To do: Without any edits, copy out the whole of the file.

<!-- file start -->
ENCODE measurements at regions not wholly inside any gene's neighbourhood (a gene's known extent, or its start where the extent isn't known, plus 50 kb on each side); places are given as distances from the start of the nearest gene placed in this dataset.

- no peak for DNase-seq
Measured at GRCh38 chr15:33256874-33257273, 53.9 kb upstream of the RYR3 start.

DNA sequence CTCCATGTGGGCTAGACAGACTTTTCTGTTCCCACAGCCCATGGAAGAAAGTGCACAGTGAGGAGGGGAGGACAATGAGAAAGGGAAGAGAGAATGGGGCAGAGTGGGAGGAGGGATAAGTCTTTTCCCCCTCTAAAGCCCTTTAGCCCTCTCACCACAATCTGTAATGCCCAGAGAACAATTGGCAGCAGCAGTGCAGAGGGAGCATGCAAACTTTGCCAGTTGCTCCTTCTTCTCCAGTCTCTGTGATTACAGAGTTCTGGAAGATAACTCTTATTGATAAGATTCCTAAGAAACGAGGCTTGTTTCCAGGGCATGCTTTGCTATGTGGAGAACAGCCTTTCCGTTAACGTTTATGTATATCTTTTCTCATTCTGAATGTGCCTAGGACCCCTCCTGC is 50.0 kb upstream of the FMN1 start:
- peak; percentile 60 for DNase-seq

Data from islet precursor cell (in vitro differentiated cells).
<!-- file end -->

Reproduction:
ENCODE measurements at regions not wholly inside any gene's neighbourhood (a gene's known extent, or its start where the extent isn't known, plus 50 kb on each side); places are given as distances from the start of the nearest gene placed in this dataset.

- no peak for DNase-seq
Measured at GRCh38 chr15:33256874-33257273, 53.9 kb upstream of the RYR3 start.

DNA sequence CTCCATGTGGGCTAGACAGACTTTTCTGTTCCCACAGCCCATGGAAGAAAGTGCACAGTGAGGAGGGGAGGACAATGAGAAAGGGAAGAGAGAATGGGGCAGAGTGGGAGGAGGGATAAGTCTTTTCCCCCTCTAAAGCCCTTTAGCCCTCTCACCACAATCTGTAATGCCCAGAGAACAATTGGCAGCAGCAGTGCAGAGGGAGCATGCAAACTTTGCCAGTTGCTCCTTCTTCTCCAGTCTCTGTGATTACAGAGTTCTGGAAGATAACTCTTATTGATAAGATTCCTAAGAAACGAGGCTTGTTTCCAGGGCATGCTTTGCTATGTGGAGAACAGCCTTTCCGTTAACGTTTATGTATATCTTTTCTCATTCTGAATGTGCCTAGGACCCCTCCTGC is 50.0 kb upstream of the FMN1 start:
- peak; percentile 60 for DNase-seq

Data from islet precursor cell (in vitro differentiated cells).